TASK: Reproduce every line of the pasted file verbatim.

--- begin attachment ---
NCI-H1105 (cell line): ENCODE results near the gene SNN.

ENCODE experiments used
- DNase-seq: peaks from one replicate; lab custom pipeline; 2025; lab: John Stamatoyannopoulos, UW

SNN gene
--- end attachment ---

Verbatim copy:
NCI-H1105 (cell line): ENCODE results near the gene SNN.

ENCODE experiments used
- DNase-seq: peaks from one replicate; lab custom pipeline; 2025; lab: John Stamatoyannopoulos, UW

SNN gene